Dr. Doug Hardy
Professor of Spiritual Formation
Director, Doctor of Ministry Degree Program
Boston is a special place for me. I was born and attended college just outside the city. I took my first teaching job at that same college—Eastern Nazarene College in Quincy, MA—and earned my Ph.D. degree at Boston University. My son lives in the city. My two sisters live in the Boston area and many dear friends and colleagues call the Boston area home. So when bombs exploded near the finish line of the Boston Marathon on Patriot’s Day, it hit close to home.
As a follower of the Boston sports scene, I’ve been touched by and impressed with the displays of compassion, solidarity, and resolve highlighted at recent Red Sox, Bruins, and Celtics games, captured most potently by the symbol and slogan “B STRONG” (or “BOSTON STRONG”). Although I’m sure it means different things to different people, I hear in it a desire and determination to not let the infliction of terror or its consequences cause us to betray values of freedom, love, and justice. In other words, we do not need to become like those who would do us harm. Does God have anything to say to us in situations like this?
The phrase, “Be strong!” is biblical. Peppered throughout the Old Testament historical books (Deut 31:7; Josh 1:6; 1 Kgs 2:2; 1 Chron 22:13; Ezr 9:12), the Psalms (27:14; 31:24) and the Prophets (Isa 35:4; Dan 10:19; Hagg 2:4; Zech 8:9), it is used to encourage God’s people to not be afraid or act out of fear, because God is with them and God’s ways (laws, commands) are sufficient for living well. The surest sign of strength, according to these biblical authors, is waiting on and trusting in God. Easier said than done.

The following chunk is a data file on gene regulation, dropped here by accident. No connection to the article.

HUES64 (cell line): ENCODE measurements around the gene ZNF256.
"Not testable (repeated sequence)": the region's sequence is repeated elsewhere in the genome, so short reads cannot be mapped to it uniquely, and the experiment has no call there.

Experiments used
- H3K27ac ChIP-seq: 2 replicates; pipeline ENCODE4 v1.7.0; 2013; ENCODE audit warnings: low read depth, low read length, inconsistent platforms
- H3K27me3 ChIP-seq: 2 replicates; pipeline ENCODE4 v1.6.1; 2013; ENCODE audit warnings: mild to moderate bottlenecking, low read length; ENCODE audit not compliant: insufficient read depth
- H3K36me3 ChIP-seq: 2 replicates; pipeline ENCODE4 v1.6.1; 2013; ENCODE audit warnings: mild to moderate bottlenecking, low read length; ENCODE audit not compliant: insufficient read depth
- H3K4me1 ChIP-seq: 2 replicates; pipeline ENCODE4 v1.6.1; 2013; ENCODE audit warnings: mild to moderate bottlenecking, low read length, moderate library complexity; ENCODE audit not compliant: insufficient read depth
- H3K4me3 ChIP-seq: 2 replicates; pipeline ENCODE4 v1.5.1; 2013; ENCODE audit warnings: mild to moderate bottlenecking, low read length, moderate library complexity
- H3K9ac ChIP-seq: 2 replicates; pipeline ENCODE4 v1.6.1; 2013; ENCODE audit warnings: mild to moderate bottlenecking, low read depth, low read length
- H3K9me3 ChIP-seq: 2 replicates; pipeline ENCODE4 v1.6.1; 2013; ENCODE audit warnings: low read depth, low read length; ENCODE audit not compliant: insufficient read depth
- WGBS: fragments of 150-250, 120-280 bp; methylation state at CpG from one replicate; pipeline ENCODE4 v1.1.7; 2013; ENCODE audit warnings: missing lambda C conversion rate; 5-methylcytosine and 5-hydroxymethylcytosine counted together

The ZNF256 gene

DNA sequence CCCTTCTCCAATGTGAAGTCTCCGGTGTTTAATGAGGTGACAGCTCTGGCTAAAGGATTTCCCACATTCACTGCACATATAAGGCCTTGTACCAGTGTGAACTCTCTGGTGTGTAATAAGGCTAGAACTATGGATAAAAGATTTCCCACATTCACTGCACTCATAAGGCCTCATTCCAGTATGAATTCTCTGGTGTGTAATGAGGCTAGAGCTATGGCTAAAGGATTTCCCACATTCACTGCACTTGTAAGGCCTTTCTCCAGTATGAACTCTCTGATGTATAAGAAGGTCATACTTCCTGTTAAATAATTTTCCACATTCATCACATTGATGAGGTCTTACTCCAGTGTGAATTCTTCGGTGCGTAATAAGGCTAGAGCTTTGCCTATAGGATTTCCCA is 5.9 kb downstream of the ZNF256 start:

Jesus goes a step further. In the context of the Jewish admonition to “love the Lord your God with all your … strength” (Mk 12:30), he asks us not only to not become like those who do us harm (our enemies), but to actually love them (Mt 5:43-44). Perhaps nothing in this life requires more strength.
I, for one, do not have easy answers for the challenging questions facing individuals, communities, and nations under threat. It seems to me, however, that those of us who claim our identity in Jesus Christ need to stay close to the sources of strength marked out by our Christ-following ancestors in the first century. Selections from two New Testament books in particular occupy my thinking and praying these days:
- 1 Corinthians 1:27 But God chose what is foolish in the world to shame the wise; God chose what is weak in the world to shame the strong.
- 1 Corinthians 16:13-14 Keep alert, stand firm in your faith, be courageous, be strong. Let all that you do be done in love.
- Ephesians 3:16 I pray that, according to the riches of his glory, he may grant that you may be strengthened in your inner being with power through his Spirit, and that Christ may dwell in your hearts through faith, as you are being rooted and grounded in love.
- Ephesians 6:10 Finally, be strong in the Lord and in the strength of his power. Put on the whole armor of God so that you may be able to stand against the wiles of the devil. (NRSV)
Note: NTS now has a formal presence in the Boston area with its multi-campus site at ENC. Click here for a list of current course offerings.